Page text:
In most successful consolidations, executing the necessary components is critical. A typical consolidation usually contains seven phases. These include:
The Marketing Phase
Once the preparation phase is completed (data room, audited financials, contracts), begin contacting potential acquirers. The advisor approaches each suiter and interested parties will be presented with a summary that provides an overview of the opportunity. Each potential acquirer will begin their own process of analyzing the prospect of consolidation and the potential fit with their acquisition criteria.
The Diligence Phase
Once the marketing phase ends, the process generally becomes more formal. At this stage, it is clear to the institution, which acquirers are still interested, and a range of valuations and deal structure for the transaction becomes more apparent. The institution and the advisor can create a shortlist in which they select only the acquirers that are approved to continue with the process.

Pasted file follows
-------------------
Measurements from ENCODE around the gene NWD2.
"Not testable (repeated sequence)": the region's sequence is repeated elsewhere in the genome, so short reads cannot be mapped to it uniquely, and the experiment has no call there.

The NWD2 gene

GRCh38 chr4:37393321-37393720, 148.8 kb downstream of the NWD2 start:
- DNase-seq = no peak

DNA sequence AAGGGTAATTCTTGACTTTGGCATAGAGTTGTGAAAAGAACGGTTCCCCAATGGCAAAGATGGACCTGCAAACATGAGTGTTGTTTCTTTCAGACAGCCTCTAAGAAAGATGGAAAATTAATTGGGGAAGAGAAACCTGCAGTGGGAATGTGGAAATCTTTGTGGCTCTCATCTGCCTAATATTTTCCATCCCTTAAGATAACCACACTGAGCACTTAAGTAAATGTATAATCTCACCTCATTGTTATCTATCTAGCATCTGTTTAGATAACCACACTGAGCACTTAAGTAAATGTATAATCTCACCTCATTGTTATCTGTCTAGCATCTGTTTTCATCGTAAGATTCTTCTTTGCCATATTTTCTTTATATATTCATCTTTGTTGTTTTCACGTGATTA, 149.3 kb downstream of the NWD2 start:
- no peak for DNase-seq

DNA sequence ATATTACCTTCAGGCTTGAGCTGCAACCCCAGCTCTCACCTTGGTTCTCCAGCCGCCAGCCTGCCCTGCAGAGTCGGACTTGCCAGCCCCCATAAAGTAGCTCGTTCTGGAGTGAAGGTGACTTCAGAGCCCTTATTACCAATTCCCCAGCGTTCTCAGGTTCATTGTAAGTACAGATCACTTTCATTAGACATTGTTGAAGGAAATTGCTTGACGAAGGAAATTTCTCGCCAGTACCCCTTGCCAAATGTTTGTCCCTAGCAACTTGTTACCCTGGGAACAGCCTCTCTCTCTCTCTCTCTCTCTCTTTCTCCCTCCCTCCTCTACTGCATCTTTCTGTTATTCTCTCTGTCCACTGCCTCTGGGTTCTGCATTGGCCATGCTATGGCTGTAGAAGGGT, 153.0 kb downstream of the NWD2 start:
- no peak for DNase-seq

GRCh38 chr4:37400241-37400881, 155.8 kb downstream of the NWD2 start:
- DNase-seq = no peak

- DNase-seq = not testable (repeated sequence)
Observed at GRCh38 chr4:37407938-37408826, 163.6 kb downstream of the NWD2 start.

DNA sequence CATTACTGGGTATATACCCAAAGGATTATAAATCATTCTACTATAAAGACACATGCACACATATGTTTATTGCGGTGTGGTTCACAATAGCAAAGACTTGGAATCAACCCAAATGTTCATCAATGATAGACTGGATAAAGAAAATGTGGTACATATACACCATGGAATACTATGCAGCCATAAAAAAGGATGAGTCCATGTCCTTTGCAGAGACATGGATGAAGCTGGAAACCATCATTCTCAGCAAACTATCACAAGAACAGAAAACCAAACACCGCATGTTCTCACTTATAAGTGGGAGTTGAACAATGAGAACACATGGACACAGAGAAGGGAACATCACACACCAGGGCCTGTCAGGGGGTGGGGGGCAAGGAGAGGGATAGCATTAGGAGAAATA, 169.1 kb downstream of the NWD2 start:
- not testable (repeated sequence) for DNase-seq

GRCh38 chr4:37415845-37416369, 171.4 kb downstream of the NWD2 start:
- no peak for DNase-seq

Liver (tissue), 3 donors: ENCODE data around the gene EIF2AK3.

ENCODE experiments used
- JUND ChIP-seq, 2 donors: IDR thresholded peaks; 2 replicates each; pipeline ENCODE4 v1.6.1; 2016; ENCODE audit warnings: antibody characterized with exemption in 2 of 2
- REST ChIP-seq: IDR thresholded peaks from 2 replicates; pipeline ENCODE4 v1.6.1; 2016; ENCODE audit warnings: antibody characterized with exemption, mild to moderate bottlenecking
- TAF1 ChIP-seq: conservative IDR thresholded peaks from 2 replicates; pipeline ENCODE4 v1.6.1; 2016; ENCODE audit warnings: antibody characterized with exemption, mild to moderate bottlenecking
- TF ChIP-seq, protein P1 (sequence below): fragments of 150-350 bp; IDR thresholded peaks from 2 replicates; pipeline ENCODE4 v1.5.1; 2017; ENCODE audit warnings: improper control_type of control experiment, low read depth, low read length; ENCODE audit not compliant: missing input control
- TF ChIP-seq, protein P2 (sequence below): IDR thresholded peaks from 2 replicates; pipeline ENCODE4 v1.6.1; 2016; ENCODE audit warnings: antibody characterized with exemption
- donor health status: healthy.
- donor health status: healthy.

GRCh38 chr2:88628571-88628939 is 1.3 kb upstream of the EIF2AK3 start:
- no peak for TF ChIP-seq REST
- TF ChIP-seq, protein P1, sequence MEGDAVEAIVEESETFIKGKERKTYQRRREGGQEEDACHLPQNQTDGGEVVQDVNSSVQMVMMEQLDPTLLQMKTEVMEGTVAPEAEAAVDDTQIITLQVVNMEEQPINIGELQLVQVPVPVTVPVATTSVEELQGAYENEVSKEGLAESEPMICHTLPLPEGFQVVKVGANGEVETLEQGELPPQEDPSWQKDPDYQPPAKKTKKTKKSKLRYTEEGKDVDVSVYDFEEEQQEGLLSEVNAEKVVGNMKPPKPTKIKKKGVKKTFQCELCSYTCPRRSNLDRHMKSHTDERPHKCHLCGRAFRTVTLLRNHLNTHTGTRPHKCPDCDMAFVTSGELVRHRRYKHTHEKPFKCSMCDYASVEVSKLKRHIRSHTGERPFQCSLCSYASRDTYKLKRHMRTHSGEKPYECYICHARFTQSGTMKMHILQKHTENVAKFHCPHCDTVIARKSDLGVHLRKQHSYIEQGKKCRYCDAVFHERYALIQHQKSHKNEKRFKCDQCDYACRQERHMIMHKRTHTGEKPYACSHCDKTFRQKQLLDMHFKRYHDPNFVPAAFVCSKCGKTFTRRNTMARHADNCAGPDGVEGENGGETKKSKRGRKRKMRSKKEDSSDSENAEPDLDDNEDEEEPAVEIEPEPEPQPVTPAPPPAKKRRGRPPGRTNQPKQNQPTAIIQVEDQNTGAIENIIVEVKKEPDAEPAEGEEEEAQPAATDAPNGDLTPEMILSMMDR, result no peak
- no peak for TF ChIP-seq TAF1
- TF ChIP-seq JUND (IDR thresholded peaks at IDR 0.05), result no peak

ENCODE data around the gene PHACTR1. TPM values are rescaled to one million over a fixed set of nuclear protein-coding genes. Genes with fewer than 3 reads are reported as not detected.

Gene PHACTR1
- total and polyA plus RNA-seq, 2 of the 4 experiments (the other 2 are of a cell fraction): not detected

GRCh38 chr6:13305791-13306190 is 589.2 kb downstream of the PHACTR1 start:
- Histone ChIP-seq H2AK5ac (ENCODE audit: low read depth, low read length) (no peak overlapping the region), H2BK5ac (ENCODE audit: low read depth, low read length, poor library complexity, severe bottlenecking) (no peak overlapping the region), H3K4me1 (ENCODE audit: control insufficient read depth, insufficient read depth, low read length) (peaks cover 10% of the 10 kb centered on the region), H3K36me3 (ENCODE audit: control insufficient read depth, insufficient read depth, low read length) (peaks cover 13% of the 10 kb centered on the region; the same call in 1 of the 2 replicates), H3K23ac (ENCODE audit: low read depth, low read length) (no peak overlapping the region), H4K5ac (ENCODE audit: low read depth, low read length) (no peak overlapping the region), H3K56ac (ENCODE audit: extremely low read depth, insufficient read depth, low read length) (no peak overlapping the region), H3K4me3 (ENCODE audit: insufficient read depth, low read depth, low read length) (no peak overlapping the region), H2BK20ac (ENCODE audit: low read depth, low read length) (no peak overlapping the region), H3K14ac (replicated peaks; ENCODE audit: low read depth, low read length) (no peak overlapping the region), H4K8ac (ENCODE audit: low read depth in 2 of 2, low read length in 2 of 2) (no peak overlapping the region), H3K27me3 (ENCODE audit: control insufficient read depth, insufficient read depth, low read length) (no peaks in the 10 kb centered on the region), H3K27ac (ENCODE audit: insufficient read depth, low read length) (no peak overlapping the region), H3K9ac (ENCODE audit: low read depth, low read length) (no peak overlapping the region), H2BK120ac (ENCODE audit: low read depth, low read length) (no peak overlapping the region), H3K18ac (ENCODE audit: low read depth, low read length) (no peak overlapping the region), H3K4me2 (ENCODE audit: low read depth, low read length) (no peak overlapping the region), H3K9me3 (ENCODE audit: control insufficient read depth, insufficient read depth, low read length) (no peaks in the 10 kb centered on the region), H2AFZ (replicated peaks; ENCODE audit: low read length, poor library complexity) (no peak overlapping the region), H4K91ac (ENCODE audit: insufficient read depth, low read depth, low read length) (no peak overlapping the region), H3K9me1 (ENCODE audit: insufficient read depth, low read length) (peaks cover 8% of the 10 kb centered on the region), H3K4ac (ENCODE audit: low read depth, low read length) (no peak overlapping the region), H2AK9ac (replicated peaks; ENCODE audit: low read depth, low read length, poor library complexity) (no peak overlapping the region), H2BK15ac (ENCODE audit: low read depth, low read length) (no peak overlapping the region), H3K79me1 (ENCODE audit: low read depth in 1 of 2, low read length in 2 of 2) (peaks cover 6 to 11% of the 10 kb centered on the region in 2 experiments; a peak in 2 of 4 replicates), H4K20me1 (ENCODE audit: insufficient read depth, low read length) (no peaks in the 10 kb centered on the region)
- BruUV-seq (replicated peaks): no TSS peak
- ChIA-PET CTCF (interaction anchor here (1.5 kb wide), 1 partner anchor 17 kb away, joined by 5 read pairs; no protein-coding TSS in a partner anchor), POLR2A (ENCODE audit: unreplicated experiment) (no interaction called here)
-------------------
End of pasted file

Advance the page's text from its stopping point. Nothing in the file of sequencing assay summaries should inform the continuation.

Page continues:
Once a winning offer has been determined, the acquirer and the institution have to begin a negotiation phase with the goal of integrating the institutions.
The merger agreement (MA) is the settlement of the consolidation as followed within the boundaries of the original Letter of Intent (LOI).
Transitional service agreement
A traditional service agreement is when the institution will provide transitional support to the acquirer. This can include but is not limited to offices of deans of education, accounting, human resources, and other management positions.
Vendor financing generally occurs when there is a gap between the acquisition value and the financeable asset base of the institution.
The final phase involves the transitioning to the acquirer after the transaction. A strong transitional service agreement (TSA) can generally limit conflict and assist with a smooth hand to the new organization.